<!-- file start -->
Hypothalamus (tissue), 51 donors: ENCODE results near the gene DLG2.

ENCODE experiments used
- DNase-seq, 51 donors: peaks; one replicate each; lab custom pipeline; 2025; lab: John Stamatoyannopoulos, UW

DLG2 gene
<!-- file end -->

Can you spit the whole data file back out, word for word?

Hypothalamus (tissue), 51 donors: ENCODE results near the gene DLG2.

ENCODE experiments used
- DNase-seq, 51 donors: peaks; one replicate each; lab custom pipeline; 2025; lab: John Stamatoyannopoulos, UW

DLG2 gene